The NSF grant will fund a three-year project to create a comprehensive database for dust storms and dust events.
Karin Ardon-Dryer, an assistant professor in the Department of Geosciences, has received a $480,000 grant from the National Science Foundation (NSF) that will augment research into helping society better understand the causes and impacts of dust storms.
Ardon-Dryer, an atmospheric scientist who has been part of the faculty in Texas Tech's College of Arts and Sciences for six years, received the grant to investigate dust events across the nation during the past 20 years and build out an accessible, centralized database for researchers and communities alike.
“We will look across the U.S. at where and when these dust events occurred as far as month, year, hour of the day and location,” she said. “We are also going to look at what meteorological conditions caused them.”
When the project wraps up in three years, the expectation is the research will create a database that both the scientific community and the community at large can access for information.
“The goal is that everyone who is interested will be able to get to this data,” she said. “It could be for health or community purposes, or for cloud physics research and climate models. It will allow everyone who cares and has interest to have access.”
Scientists consider all dust events to be dust storms, but there are different intensity levels to dust events, Ardon-Dryer said. What makes this grant unique is it will be the first to observe levels of dust events and dust storms.
She said dust storms have a greater impact on visibility than dust events, which means more dust particles in the air and adverse effects on respiratory health compared to dust events.
“The grant has so many components to it,” she said. “We will be trying to identify dust mainly through meteorological conditions as we have thousands of sensors across the U.S. We'll use them as a baseline to identify that there was a reduction in visibility and an increase in windspeed and will use additional confirmation mechanisms such as satellite images, changes or particle concentration, social media and others.”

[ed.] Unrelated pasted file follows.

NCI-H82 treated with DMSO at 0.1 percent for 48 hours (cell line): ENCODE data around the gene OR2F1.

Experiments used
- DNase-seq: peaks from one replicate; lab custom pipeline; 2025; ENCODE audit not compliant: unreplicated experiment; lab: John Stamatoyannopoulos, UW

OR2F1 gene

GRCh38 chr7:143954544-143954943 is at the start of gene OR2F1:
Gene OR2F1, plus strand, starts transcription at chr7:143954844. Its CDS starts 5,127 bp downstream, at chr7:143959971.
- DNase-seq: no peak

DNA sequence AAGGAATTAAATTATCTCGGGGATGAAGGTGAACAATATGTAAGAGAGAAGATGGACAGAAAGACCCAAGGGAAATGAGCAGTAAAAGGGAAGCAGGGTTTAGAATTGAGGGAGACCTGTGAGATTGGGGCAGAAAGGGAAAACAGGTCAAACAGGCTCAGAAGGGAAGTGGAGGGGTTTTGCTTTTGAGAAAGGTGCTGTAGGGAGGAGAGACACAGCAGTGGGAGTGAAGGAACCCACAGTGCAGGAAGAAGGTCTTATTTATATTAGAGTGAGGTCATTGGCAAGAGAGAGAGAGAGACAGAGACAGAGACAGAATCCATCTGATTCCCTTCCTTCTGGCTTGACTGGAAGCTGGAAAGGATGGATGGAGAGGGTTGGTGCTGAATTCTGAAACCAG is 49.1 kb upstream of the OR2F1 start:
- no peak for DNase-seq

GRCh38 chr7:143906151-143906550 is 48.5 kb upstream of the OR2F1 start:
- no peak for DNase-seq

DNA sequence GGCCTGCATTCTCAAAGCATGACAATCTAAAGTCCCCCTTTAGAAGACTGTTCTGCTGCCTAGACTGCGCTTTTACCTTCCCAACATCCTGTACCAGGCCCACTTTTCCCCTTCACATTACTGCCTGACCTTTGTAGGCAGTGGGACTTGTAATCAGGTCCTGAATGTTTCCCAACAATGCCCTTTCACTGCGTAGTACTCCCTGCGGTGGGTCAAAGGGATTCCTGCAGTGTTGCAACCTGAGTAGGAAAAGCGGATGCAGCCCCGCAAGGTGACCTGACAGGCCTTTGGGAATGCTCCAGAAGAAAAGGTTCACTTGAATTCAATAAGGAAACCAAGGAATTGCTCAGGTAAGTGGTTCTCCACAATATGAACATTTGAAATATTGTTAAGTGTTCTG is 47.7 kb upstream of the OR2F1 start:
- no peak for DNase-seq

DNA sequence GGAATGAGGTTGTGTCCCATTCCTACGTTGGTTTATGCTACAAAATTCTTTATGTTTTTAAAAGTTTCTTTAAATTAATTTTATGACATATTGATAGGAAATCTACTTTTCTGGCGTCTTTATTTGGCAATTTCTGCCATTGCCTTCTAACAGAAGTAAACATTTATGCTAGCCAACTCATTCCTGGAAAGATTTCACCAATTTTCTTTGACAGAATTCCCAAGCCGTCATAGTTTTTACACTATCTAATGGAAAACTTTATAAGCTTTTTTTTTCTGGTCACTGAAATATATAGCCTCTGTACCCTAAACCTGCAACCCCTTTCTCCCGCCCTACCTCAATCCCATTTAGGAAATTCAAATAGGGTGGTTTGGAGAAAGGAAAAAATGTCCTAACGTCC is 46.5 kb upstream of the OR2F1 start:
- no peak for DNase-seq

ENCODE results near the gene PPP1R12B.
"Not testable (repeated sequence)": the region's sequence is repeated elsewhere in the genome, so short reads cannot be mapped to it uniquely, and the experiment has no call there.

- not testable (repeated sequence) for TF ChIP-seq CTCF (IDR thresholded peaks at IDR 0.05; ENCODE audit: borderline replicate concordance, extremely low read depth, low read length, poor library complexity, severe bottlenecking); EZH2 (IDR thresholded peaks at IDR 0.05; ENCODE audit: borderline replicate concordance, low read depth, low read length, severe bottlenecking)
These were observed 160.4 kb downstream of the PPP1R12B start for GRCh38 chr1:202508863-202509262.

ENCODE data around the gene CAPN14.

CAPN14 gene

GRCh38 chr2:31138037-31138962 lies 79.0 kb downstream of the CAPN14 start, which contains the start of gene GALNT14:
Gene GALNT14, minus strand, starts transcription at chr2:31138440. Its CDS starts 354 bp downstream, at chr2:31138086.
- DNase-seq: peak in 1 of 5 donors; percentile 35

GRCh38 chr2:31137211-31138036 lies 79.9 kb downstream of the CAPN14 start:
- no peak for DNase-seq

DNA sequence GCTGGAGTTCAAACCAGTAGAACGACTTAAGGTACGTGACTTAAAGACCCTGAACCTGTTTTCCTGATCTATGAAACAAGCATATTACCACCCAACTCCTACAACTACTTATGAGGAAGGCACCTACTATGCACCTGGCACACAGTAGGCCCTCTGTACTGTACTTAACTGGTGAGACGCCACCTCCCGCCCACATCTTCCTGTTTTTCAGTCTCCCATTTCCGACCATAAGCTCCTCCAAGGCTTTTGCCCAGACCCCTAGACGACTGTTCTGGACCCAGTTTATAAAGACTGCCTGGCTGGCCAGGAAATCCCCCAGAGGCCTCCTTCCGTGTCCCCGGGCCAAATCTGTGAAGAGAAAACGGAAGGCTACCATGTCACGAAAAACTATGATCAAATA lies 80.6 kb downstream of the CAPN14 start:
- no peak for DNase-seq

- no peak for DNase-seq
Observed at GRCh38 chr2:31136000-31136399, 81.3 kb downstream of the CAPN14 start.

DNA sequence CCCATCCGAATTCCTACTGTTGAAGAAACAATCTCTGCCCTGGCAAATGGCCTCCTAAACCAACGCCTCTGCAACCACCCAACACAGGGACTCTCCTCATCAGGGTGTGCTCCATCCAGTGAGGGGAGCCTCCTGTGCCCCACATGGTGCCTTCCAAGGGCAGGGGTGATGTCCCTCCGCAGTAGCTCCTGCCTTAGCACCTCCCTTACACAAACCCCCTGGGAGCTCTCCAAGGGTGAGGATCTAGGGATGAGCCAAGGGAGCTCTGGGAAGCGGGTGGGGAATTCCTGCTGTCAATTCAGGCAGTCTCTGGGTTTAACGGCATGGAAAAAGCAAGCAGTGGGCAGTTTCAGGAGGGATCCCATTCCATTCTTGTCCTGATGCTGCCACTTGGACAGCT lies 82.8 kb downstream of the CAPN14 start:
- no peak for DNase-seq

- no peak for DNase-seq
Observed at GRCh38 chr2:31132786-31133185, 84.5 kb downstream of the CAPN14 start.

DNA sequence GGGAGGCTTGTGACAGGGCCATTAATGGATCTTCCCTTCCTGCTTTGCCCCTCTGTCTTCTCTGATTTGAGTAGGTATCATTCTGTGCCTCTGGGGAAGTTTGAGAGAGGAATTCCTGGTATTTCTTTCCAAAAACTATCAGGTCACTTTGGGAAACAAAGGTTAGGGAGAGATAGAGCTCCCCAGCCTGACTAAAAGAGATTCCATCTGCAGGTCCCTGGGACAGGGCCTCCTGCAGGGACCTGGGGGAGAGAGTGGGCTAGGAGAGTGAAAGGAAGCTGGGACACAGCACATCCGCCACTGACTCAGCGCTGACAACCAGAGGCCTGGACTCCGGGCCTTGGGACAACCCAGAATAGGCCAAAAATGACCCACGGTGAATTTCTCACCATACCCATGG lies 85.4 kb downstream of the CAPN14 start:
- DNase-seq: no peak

Ardon-Dryer's primary research has been in aerosols and dust, which was one of the reasons she came to Texas Tech.
“Coming to Lubbock, I knew I wanted to work on dust,” she said. “This is the best place to do it, and here most of the work I do is related to dust as far as trying to understand the meteorology of dust events, how they form, when and why they form. All these things could have a big impact on society if we understand the reasons and causes better.”
Officially, the project began Jan. 1, although Ardon-Dryer said work was already underway.
Originally, the idea struck Ardon-Dryer several years ago while assessing existing dust storm data. Although there was a good deal of information available, she thought it was incomplete and seemed to be missing a lot of dust events.
“I realized we didn't have a complete dust database, and the data we were using was not ideal,” she said.
Eventually, the work done as a result of this grant is expected to be housed on the website of the Dust Alliance for North America.
“The story about this grant is mainly about being persistent,” she said. “I kept hearing from people in the community we need this dust database, and that made me not give up and submit this grant proposal multiple times even when it was rejected.”